This author believes that the single highest hurdle for maintaining a Biblical worldview is the acceptance of the creation account as found in the book of Genesis. Alan Branch affirmed this point when he wrote that “Fundamental to the biblical worldview is a cosmology which affirms the world is neither ‘divine’ (pantheism) nor an extension of the divine (panentheism). The doctrine of creation ex nihilo is closely related to the truth of God the Father found in Scripture as opposed to God as ‘mother’ in pagan religions.” To hold any other view than God creating the world out of nothing (ex nihilo) in seven days is to move away from Biblical truth. MacArthur makes this same point writing, “Creation ex nihilo is the clear and consistent teaching of the Bible. Evolution was introduced as an atheistic alternative to the biblical view of creation.” He also explains the infiltration of evolution into the world,
Thanks to the theory of evolution, naturalism is now the dominant religion of modern society. Less than a century and a half ago, Charles Darwin popularized the credo for this secular religion with his book The Origin of Species. Although most of Darwin’s theories about the mechanisms of evolution were discarded long ago, the doctrine of evolution itself has managed to achieve the status of a fundamental article of faith in the popular modern mind. Naturalism has now replaced Christianity as the main religion of the Western world, and evolution has become naturalism’s principal dogma.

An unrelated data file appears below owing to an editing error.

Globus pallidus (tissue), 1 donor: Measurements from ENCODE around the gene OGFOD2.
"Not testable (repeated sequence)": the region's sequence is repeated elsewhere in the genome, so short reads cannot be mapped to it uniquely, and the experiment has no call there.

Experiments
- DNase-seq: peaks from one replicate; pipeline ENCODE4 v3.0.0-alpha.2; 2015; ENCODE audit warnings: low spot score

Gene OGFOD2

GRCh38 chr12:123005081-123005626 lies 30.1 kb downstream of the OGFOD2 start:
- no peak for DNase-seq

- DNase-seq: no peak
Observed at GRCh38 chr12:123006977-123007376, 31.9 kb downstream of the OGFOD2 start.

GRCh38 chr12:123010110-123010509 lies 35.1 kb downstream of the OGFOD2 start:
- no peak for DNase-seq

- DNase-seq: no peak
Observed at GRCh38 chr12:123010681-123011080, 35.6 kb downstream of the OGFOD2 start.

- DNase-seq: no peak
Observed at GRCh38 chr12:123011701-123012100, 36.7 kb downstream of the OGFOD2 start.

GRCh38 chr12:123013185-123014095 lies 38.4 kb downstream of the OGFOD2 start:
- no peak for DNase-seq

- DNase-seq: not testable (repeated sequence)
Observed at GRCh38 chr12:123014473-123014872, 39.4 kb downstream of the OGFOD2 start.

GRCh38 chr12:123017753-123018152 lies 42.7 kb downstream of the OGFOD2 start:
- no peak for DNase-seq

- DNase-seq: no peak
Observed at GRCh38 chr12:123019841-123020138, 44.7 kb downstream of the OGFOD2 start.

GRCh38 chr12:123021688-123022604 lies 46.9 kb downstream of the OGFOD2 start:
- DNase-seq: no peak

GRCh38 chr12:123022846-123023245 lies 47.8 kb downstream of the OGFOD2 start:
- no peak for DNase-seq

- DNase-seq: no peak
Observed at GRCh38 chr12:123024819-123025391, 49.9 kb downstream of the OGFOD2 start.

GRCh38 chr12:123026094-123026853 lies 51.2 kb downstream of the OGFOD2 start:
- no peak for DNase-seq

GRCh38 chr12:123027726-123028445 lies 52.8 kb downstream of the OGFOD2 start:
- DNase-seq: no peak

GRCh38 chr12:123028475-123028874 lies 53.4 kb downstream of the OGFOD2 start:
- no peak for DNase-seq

As the world continues to move away from the belief in any supernatural creator (especially the God of the Bible) it becomes more important for a Christian to be founded in truth. Morris explained by writing, “That the theory of evolution, as an all-embracing worldview, is a philosophy of profound importance that must be reckoned with is becoming increasingly evident as its influence penetrates more and more deeply into every phase of modern life.” Some might say that this is not an important issue. But evolution is a faith killer. Ken Ham quotes a college professor who wrote, “After 30 years of ministry on a secular campus I have concluded the number one reason Christians lose their faith is the teaching of evolution as an inarguable fact. The same professors invariably attack the reliability of the Bible.” Evolution is the inroad for critics of Christianity to attack the Bible and a Biblical worldview.